NATO is now bombing government centers in Libya--a move that's not without its critics. Officially, The New York Times reports, NATO is directing airstrikes against "palaces, headquarters, communications centers and other prominent institutions" with the aim of protecting civilians, but to a lot of onlookers it looks like an attempt to target Muammar Qaddafi directly. The campaign has drawn disapproval from a number of quarters:
Justin Logan, a blogger at the libertarian Cato Institute, thinks it's time we called a war a war. "Washington is simultaneously using the military to attack 'institutions supporting the Libyan government' in order to 'weaken Col. Muammar el-Qaddafi's grip on power,'" Logan writes, "but our official position is that doing so is unrelated to our policy objective of getting Qaddafi out of power. Does the administration really think we're that stupid?" He's echoed by the left-leaning military blogger Jason Sigger, who simply notes, "Hi, mission creep. Good to see you again."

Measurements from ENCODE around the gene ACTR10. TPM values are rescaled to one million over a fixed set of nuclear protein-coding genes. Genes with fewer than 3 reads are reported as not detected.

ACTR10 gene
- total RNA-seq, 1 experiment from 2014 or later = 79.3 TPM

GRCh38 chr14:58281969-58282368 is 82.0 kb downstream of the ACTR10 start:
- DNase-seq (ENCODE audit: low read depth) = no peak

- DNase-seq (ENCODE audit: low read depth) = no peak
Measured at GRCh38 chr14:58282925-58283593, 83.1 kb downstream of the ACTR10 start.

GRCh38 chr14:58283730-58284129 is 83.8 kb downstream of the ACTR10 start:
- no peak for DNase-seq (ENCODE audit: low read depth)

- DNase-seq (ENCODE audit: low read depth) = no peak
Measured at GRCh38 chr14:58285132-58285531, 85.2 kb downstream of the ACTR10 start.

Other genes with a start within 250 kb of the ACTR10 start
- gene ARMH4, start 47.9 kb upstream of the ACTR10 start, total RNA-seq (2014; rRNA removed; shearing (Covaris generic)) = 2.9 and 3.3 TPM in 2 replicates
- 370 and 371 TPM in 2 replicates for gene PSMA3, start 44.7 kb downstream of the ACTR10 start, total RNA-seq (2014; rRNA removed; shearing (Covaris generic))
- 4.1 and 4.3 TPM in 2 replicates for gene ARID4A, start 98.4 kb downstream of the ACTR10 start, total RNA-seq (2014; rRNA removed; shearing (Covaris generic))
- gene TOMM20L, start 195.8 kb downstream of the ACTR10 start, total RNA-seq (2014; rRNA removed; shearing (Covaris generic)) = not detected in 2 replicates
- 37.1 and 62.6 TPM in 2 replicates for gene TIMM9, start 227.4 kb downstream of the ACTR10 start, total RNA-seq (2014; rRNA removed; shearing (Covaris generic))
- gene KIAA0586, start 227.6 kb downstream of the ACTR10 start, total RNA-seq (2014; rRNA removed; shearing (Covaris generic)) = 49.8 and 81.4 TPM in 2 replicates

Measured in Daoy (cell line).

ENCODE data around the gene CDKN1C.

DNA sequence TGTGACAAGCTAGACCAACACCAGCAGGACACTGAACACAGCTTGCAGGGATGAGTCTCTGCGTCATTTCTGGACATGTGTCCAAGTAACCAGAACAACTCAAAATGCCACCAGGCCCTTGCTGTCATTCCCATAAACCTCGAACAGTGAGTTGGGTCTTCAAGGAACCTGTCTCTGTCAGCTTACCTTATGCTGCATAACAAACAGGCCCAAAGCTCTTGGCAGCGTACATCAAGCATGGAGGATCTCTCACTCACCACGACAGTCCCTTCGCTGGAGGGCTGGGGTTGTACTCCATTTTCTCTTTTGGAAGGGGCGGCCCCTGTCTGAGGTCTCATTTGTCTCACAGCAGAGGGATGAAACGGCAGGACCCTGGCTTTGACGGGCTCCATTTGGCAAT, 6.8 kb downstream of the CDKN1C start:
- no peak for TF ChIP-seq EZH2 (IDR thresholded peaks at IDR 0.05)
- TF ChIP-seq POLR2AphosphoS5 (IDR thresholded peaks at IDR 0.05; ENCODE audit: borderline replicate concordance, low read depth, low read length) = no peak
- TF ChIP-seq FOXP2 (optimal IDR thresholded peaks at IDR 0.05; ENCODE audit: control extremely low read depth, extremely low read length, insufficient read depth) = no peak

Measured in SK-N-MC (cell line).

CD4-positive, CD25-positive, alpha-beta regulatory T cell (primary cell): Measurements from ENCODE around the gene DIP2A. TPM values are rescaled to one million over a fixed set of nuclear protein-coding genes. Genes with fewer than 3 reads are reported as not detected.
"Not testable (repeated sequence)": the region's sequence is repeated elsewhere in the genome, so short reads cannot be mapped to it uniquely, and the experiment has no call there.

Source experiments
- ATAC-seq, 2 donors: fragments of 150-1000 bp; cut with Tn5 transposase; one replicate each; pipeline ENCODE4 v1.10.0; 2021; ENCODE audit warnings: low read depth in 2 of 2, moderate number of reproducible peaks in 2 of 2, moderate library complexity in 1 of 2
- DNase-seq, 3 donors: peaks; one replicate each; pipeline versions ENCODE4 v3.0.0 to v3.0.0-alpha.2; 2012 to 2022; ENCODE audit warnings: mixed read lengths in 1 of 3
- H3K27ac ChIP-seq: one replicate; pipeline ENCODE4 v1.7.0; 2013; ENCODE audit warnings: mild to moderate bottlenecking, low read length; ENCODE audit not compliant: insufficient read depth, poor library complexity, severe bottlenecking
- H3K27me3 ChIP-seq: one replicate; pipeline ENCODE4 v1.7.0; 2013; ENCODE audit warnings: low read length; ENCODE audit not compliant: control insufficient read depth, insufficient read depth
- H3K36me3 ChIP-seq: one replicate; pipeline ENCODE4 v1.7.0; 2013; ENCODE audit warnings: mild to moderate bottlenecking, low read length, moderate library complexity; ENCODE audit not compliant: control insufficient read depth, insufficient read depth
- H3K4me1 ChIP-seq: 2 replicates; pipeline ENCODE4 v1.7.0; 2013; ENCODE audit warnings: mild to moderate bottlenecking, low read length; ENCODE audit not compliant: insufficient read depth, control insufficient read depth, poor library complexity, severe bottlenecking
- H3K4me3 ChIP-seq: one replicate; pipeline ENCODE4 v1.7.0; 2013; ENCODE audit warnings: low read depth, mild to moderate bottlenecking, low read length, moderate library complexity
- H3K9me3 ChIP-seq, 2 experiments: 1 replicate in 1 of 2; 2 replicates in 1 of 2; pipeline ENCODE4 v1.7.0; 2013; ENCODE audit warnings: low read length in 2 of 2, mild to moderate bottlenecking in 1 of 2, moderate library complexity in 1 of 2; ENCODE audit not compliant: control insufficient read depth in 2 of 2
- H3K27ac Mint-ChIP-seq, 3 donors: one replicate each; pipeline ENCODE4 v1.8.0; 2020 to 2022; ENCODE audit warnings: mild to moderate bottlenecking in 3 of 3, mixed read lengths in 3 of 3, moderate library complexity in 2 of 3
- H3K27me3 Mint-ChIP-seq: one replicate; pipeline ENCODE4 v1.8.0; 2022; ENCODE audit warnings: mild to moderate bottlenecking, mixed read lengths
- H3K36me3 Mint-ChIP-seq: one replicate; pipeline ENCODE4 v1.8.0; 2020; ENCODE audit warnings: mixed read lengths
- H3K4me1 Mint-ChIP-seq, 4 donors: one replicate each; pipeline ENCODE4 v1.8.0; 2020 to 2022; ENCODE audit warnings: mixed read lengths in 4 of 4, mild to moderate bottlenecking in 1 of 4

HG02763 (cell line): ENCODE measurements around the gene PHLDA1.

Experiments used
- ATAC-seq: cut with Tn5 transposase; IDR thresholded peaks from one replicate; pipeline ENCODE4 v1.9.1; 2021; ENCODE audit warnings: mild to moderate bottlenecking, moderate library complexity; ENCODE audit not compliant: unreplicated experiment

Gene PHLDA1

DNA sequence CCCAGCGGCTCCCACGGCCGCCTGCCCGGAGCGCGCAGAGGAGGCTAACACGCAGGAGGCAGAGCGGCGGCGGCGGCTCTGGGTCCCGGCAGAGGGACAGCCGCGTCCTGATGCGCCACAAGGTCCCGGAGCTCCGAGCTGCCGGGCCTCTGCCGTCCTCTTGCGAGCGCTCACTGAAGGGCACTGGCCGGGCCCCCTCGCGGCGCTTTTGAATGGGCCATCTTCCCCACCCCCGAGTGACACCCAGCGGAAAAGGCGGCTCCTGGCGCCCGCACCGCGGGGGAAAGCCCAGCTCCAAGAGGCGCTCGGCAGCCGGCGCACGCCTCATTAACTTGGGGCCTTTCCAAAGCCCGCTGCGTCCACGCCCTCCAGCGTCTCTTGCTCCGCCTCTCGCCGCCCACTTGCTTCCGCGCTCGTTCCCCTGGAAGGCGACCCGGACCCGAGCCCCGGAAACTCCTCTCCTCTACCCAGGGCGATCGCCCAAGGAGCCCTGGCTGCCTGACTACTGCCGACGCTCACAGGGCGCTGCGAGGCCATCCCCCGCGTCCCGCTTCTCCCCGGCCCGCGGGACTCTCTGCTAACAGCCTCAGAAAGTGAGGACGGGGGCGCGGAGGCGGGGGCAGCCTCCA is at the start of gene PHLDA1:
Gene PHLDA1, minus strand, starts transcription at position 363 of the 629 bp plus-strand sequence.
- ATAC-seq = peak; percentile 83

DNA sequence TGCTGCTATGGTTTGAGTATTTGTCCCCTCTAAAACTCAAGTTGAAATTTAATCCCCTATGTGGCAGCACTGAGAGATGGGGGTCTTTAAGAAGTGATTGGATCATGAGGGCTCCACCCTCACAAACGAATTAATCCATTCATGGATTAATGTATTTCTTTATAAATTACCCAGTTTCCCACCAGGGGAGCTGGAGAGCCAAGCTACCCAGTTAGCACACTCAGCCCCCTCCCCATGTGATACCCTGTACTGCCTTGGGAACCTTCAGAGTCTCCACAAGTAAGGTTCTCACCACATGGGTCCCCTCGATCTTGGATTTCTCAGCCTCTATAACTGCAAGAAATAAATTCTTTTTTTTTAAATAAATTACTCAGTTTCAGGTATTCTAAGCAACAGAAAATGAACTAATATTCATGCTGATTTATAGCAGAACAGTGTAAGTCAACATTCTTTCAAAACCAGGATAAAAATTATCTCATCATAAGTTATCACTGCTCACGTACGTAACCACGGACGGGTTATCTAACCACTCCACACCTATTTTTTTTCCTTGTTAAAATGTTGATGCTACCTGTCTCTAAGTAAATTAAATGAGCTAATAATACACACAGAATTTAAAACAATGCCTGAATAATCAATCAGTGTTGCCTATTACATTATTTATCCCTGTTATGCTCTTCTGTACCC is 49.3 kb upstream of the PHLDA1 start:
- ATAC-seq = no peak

On the other hand, as The Nation's Robert Dreyfuss points out in a useful roundup, there are plenty of "hawks and neoconservatives" who argue that the latest NATO strikes don't go far enough. Lorne Gunter at Canada's National Post makes a representative case: "Despite the latest aerial attack on Gaddafi’s vast residence... there is no sign of Col. Gaddafi going away soon," Gunter writes. "Absent willingness to risk ground troops, there is little Western nations can do to push out a distant dictator who doesn't want to go."
Meanwhile, Vladimir Putin disapproves of the whole thing, in case anyone's interested. The Russian Prime Minister made some colorful comments today in Denmark, marveling that "they said they didn't want to kill Gaddafi. Now some officials say, yes, we are trying to kill Gaddafi ... Who permitted this, was there any trial? Who took on the right to execute this man, no matter who he is?" Putin also asked, rhetorically, "Why strike palaces? What, are they exterminating mice this way?" We're reminded of last month, when Putin likened the UN resolution against Libya to "medieval calls for crusades"--he seems to be at pains to show Qaddafi's got a friend in Moscow.
This article is from the archive of our partner The Wire.
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